In the last post I covered why many people say they enjoy “exciting” stories when in reality they just divulge themselves in rather trite, stockish fare. However, I forgot to touch on why these people like the archetypal stories in the first place.
It’s simple, really: because they’re simple. That may sound a bit weird, so allow me to elaborate. Simple stories with basic plot lines and common literary elements are easily recognizable by the public, and thus more readily embraced. Familiarity is preferred over the unexplored vastness, especially when it comes to something that demands a considerable amount of one’s time and attention. People would rather sit through a movie or read an entire book if they had a pretty good feeling that the protagonist would triumph, and that the sequence of events occurred in a timely manner and remained unchanged (Exposition, lots of rising action, climax, a bit of falling action, and a denouement to top it all off–ooh, and throw in a romance! Everybody loves a romance.). And if they like one story that follows these standard guidelines, odds are they’ll like others that are similar. These people will have a more difficult time enjoying stories that are unconventional and break the rules because they’re afraid to journey into the unknown and try something new, to risk a bit of effort to discover what breaks the standards.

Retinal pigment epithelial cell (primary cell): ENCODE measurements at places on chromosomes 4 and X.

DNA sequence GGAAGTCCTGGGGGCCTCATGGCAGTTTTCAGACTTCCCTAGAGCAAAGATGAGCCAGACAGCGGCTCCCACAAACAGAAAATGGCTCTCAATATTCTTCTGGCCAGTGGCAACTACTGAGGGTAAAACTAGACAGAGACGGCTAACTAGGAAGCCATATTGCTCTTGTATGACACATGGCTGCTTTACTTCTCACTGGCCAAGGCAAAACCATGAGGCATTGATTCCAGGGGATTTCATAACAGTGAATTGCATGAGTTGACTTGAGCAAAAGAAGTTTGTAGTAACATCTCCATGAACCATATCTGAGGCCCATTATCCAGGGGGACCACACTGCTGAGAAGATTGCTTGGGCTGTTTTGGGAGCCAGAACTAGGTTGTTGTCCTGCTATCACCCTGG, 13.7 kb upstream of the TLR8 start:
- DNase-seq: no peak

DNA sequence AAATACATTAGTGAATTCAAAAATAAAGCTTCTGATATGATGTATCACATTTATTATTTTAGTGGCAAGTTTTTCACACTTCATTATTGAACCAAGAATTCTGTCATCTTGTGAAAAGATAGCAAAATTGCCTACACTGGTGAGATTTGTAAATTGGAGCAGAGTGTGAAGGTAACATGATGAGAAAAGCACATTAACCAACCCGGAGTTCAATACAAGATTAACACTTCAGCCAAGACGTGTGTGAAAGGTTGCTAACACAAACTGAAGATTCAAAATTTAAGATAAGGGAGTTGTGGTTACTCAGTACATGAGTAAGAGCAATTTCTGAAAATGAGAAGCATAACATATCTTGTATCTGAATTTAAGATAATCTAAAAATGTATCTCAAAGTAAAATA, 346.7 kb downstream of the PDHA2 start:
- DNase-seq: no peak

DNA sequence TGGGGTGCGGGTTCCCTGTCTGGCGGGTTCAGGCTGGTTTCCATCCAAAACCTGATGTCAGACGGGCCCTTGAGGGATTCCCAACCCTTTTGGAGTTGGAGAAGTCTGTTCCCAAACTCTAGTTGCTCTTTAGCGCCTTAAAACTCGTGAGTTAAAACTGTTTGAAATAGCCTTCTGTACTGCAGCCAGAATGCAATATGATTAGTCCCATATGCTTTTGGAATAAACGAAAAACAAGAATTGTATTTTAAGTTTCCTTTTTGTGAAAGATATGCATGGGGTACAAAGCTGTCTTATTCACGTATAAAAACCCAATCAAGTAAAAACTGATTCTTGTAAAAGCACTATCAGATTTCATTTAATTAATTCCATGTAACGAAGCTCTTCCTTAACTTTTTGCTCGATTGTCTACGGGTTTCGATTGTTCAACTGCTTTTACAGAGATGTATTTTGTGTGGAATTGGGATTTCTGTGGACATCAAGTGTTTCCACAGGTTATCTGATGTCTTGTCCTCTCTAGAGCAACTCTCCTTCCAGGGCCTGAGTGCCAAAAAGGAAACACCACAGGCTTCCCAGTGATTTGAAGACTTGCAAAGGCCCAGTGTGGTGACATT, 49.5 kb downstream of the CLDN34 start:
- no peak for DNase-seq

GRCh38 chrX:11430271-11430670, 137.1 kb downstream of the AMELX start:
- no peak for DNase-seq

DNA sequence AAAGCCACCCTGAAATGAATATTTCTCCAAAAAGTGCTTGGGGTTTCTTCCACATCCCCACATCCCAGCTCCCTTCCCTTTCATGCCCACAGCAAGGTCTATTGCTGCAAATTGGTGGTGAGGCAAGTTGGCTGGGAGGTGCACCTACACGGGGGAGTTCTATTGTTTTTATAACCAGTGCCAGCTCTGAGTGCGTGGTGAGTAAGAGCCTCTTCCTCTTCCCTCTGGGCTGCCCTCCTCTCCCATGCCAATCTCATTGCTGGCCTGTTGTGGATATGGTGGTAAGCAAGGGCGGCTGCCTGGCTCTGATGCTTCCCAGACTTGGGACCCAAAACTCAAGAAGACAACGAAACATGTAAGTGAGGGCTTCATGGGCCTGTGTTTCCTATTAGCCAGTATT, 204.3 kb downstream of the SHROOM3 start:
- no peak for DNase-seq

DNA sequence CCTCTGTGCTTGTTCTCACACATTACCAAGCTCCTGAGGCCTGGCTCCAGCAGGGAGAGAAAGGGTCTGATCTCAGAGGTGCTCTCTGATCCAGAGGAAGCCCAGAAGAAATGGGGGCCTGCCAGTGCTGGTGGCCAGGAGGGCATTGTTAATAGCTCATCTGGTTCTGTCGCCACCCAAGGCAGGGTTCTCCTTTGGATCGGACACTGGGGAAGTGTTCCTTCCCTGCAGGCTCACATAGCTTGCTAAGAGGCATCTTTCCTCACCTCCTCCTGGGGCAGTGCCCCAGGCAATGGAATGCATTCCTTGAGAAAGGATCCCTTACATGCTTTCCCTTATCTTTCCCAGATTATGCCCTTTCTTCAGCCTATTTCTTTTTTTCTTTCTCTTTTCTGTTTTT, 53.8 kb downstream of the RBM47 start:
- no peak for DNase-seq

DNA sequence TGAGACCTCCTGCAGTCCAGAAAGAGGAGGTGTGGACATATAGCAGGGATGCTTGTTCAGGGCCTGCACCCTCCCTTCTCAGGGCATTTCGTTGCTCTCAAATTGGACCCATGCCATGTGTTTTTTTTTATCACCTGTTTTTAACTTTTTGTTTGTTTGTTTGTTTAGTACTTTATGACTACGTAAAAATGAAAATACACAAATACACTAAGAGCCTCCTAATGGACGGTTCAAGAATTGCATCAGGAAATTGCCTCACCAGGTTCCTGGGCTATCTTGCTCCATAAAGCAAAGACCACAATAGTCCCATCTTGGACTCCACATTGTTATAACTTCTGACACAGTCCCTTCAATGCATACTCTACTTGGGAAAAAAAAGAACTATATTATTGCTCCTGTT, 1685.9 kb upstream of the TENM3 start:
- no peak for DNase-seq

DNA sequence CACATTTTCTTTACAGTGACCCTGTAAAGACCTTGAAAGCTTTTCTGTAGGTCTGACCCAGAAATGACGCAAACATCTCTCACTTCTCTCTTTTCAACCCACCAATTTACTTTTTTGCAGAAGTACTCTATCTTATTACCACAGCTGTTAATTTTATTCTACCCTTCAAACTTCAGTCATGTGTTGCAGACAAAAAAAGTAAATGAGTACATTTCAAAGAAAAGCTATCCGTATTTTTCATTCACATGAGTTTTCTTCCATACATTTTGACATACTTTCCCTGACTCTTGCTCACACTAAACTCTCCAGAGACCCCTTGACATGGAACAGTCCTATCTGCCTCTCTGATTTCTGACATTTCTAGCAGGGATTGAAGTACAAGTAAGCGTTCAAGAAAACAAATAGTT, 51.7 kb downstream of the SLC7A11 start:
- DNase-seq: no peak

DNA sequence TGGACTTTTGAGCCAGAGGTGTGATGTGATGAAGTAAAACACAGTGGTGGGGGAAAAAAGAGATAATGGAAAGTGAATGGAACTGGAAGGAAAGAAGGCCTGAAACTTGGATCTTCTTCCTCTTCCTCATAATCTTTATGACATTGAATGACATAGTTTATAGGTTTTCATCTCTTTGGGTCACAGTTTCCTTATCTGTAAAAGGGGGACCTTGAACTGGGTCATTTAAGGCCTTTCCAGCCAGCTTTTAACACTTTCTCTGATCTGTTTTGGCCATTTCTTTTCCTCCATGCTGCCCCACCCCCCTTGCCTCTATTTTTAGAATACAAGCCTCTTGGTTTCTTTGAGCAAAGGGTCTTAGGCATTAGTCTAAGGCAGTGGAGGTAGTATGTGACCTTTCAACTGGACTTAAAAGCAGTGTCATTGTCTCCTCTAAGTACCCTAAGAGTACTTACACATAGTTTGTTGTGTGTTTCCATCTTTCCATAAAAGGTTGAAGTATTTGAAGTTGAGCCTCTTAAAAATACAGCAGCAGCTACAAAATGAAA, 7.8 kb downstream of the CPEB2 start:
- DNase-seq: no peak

Please don’t misinterpret me–I am not saying this archetypal story structure is the Great Plague of Literature or anything like that. In fact, I enjoy this structure in both book and film form from time to time as a bit of relaxation from the heavier pieces. However those heavier pieces allow me to be more intellectually involved, to dig deeper into them and analyze their messages more thoroughly, and to experience tales that don’t fit into the standard mold. But, sadly, relaxation turns into escapism for most and once getting lost in that they rarely ever venture back out. I guess they could use a better map.